The chickens were busy scratching and pecking for bits to eat, while war tax resisters were busy putting people over weapons at the 28th Annual New England Regional Gathering of War Tax Resisters and Supporters at the Amazing Planet! Farm & Justice Center in Vermont, September 27-29. The location was amazingly beautiful, with the leaves just turning and the clear sky and bright stars at night. It’s also totally amazing that a loose connection of war tax resisters in New England has managed to pull off a gathering every year since 1985, if I am counting that right. At the end of each gathering they ask for volunteers to work on the next year’s get-together, and somehow, over all these years, some collection of resisters comes together and pulls it off. Daniel Sicken and Susan Lannen are among those who get special credit for hard work and worry this year.
Cindy Sheehan spoke to a good crowd on Friday night about her life of activism since her son, Casey, was killed in Iraq in 2004. Her war tax resistance began right then and there and has continued despite collection efforts and being taken to court by the IRS. You can find some links to her story by scrolling down to the “Great News” item on this page, which will also take you to her blog to find out about her books and her latest activities, which include running for governor of California. She’s indefatigable, and challenges each of us to work faster and harder for a world of peace, justice, environmental sustainability and economic equality.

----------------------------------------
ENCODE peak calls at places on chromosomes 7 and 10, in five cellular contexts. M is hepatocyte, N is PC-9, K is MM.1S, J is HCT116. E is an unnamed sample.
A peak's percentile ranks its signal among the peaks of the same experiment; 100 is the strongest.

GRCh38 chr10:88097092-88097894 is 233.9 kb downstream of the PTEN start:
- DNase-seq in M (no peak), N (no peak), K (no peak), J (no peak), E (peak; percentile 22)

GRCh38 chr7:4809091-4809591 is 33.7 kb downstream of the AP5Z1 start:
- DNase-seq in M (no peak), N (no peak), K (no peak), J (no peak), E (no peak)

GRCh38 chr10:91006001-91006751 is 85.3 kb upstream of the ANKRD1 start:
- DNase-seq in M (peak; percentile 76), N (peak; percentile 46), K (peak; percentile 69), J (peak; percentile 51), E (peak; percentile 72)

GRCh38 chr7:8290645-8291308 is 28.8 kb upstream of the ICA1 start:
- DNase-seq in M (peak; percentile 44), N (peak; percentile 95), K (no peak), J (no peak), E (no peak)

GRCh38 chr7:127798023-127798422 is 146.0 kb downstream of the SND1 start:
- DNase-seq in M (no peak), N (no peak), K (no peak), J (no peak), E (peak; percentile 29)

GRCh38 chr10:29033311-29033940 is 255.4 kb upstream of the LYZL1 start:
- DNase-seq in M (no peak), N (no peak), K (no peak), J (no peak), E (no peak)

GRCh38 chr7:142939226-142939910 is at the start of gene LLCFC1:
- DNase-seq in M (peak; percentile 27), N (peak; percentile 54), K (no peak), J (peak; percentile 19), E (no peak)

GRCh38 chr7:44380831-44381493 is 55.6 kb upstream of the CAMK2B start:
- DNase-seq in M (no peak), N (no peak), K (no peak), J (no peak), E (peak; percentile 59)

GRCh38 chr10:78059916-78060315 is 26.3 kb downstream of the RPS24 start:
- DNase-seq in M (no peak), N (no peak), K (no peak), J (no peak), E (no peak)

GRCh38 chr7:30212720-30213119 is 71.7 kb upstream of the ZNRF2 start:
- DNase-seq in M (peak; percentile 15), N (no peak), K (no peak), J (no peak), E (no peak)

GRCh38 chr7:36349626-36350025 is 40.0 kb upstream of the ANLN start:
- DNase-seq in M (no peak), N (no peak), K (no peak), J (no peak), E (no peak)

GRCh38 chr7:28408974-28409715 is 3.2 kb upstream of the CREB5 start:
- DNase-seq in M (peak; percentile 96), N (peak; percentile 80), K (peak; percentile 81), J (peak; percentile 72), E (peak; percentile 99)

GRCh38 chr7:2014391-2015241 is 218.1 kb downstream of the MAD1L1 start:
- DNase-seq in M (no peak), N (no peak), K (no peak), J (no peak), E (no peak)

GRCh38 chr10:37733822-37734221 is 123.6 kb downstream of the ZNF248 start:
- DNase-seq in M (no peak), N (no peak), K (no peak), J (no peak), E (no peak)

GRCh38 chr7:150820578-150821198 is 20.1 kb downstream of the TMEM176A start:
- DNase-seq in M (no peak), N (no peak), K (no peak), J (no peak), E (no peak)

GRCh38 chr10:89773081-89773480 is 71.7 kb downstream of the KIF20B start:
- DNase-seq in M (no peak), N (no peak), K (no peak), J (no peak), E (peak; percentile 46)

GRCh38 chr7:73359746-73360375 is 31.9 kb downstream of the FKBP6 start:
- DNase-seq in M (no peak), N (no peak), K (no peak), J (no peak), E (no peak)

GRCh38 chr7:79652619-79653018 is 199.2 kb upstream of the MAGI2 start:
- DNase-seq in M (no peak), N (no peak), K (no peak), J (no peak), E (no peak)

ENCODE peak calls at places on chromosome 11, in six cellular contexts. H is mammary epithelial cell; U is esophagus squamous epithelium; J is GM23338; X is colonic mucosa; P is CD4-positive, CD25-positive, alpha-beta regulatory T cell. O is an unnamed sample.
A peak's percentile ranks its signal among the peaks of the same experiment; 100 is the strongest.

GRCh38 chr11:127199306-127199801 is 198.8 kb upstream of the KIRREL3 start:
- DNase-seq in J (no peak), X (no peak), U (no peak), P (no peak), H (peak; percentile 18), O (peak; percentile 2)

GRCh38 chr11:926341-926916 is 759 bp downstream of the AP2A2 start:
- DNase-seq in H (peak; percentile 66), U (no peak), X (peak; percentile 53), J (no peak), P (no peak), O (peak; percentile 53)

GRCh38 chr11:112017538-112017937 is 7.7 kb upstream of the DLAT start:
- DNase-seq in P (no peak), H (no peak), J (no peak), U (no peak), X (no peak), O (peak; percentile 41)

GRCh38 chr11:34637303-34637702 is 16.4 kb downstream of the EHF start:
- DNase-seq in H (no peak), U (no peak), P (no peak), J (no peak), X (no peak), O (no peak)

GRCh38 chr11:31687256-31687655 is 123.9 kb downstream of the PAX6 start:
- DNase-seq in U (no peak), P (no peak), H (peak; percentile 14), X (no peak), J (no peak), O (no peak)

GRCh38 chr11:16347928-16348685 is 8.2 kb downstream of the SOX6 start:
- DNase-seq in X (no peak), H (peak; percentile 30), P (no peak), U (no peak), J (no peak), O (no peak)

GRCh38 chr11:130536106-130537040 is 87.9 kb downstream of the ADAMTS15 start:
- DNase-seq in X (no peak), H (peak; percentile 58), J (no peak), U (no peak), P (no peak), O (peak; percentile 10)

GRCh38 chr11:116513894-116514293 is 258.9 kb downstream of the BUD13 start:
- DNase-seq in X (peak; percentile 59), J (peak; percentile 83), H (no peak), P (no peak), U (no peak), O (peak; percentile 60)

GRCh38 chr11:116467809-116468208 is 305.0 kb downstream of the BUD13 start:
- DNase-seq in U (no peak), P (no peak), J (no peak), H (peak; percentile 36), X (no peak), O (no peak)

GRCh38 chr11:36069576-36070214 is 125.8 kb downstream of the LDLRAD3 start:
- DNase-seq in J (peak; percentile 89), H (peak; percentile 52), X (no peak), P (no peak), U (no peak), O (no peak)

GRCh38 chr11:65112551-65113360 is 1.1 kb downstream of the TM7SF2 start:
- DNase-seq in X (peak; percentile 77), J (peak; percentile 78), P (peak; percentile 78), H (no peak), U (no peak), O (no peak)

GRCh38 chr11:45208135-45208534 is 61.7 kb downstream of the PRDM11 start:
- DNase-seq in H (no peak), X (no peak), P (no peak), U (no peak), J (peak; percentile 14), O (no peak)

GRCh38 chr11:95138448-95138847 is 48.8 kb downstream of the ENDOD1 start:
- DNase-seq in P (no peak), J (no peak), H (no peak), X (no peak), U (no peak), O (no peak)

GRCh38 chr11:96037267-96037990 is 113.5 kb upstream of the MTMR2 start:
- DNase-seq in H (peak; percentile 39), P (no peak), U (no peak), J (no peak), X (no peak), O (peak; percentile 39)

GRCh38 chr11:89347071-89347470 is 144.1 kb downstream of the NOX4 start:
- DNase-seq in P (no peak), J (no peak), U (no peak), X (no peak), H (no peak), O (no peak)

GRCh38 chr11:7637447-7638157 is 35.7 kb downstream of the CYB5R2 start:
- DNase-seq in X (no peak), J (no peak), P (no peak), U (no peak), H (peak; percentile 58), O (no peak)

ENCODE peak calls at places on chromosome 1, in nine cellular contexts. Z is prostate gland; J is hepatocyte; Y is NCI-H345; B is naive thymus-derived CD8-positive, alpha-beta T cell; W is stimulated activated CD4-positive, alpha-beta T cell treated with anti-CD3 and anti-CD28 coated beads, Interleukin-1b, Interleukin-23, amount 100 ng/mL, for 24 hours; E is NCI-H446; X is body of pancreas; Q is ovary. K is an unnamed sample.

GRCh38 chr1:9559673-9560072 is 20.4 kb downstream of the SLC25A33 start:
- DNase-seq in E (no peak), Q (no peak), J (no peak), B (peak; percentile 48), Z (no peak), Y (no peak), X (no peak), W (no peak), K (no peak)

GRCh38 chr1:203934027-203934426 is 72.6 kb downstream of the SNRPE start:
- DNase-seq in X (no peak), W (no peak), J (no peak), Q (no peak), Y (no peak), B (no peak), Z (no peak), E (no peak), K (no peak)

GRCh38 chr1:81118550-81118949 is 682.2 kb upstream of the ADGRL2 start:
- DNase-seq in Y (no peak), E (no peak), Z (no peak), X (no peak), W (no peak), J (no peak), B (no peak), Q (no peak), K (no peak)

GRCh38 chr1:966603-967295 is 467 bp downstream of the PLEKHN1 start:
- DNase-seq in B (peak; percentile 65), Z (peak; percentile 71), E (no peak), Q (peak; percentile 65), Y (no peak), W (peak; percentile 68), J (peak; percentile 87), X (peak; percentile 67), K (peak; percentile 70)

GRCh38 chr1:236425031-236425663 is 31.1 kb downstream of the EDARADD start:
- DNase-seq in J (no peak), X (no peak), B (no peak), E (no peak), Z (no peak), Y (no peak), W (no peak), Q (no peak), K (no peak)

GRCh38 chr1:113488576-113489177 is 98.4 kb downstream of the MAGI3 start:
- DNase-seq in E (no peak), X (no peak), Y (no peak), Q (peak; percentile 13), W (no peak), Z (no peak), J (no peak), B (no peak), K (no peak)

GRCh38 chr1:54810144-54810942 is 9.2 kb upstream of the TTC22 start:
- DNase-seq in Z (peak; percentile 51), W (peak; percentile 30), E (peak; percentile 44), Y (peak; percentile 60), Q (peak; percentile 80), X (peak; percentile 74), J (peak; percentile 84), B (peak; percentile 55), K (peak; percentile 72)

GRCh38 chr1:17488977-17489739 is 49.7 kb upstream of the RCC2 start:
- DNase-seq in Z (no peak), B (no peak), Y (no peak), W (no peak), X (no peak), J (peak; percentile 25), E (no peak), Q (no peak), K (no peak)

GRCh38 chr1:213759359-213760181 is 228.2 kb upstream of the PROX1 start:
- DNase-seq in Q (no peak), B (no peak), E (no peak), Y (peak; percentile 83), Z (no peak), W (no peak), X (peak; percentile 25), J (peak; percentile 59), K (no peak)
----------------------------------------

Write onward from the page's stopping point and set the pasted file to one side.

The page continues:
On Saturday morning Cindy joined a panel of war tax resisters who talked about the challenges of being a resister (and activist) in their personal lives and in relation to the people around them. Family members and friends do not always understand this act, and economic pressures can bring up unexpected entanglements. The various panelists spoke of quitting jobs, dealing with adult children who are concerned about an aging parent, relationship problems — and, how they’ve dealt with many of these issues and why they persist.
Small groups explored how we can be more supportive of each other given some of the struggles we heard about and those that we each have faced. Randy Kehler (center) noted afterwards that one of the most supportive things to do was to come to the gatherings. No matter what the agenda is and how many workshops or panels are planned, the best part is seeing old friends, meeting new ones, sharing stories, and finding our way through these challenges together.
The weekend was not free of dangers. We had to watch out for falling eggs, and despite the rustic setting, it is not always possible to leave the outside world behind. News of the day creeps in, which is most likely to strengthen the resolve of a group like this rather than bring us down.
Thanks to everyone who made this a great weekend, and to Rick Gaumer and Joanne Sheehan for the excellent meals once again.
— Post by Ruth Benn. Photos by Ed Hedemann.